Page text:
Positron emission tomography with α-[11C]methyl-l-tryptophan in tuberous sclerosis complex–related epilepsy




Tuberous sclerosis complex (TSC) is often associated with cerebral tubers and medically intractable epilepsy. We reevaluated whether increased uptake of α-[11C]methyl-l-tryptophan (AMT) in cerebral tubers is associated with tuber epileptogenicity.


We included 12 patients (six male, 4–53 years old) with TSC and refractory seizures who were evaluated for epilepsy surgery in our center, including video-electroencephalographic (EEG) monitoring, fluid-attenuated inversion recovery magnetic resonance imaging (FLAIR MRI), and positron emission tomography (PET) with α-[11C]methyl-l-tryptophan (AMT-PET). Nine of these 12 patients also underwent intracerebral EEG recording. AMT uptake in each tuber was visually evaluated on PET coregistered with MRI. An AMT uptake index based on lesional/healthy cortex ratio was also calculated. Sensitivity and specificity values of AMT-PET in the detection of epileptogenic lesions were obtained, using the available electroclinical and neuroimaging evidence as the gold standard for epileptogenicity.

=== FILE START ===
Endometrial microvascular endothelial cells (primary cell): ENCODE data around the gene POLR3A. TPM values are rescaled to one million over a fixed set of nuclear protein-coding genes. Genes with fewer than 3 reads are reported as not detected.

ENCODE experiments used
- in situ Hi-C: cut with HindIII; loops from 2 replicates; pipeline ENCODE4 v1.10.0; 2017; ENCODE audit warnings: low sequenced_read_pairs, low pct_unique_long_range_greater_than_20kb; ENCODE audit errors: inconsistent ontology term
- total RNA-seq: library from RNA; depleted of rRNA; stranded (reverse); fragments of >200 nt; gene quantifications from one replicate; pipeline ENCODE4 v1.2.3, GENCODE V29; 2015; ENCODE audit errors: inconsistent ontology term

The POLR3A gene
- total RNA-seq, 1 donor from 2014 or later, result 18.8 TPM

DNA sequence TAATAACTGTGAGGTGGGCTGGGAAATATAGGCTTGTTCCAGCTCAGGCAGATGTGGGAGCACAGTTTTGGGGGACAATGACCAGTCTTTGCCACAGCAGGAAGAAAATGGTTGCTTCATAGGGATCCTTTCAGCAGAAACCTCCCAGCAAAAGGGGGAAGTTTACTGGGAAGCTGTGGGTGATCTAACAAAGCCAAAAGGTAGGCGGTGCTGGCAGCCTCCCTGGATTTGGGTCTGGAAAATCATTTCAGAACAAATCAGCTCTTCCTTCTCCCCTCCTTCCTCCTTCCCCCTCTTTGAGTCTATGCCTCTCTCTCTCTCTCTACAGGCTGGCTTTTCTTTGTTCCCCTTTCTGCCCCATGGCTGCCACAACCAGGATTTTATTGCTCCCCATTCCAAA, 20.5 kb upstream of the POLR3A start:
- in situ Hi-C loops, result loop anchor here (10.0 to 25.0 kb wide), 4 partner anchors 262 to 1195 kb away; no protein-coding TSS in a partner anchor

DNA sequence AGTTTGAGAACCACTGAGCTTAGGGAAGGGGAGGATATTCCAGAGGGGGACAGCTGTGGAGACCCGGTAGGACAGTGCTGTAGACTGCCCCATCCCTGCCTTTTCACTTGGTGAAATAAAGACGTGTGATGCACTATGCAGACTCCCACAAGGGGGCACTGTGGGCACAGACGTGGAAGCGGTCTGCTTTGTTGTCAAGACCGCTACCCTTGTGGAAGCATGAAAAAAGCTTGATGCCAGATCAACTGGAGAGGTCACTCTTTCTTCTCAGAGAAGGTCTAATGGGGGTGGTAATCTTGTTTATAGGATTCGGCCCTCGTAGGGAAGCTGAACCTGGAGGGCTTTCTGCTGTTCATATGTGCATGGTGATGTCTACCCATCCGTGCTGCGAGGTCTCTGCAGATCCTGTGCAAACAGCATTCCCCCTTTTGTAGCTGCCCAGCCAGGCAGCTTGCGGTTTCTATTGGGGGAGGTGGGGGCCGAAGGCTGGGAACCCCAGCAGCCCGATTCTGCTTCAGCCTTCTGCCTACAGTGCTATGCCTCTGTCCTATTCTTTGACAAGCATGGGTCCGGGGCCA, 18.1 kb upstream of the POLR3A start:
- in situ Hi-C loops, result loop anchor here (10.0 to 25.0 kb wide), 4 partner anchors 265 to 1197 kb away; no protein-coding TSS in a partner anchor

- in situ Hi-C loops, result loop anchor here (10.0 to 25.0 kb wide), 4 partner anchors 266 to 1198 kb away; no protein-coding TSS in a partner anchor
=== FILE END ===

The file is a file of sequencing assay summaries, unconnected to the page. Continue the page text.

A total of 126 tubers were identified. Two of 12 patients demonstrated a tuber with clearly increased AMT uptake, one of whom also showed a subtle increased AMT uptake in another contralateral tuber. Four other patients showed only subtle increased AMT uptake. The only two tubers with clearly increased AMT uptake proved to be epileptogenic based on intracerebral EEG data, whereas none of the tubers associated with subtle increased AMT uptake were involved at ictal onset. In a per-patient approach, this yielded a sensitivity of clearly increased AMT uptake in detecting tuber epileptogenicity of 17% (2/12 patients), whereas the per-lesion sensitivity and specificity were 12% (95% confidence interval [CI]: 3–34%) and 100% (95% CI: 97–100%), respectively.


AMT-PET is a specific neuroimaging technique in the identification of epileptogenic tubers in TSC. Despite its low sensitivity, the clinical usefulness of AMT-PET still deserves to be considered according to the challenging complexity of epilepsy surgery in tuberous sclerosis.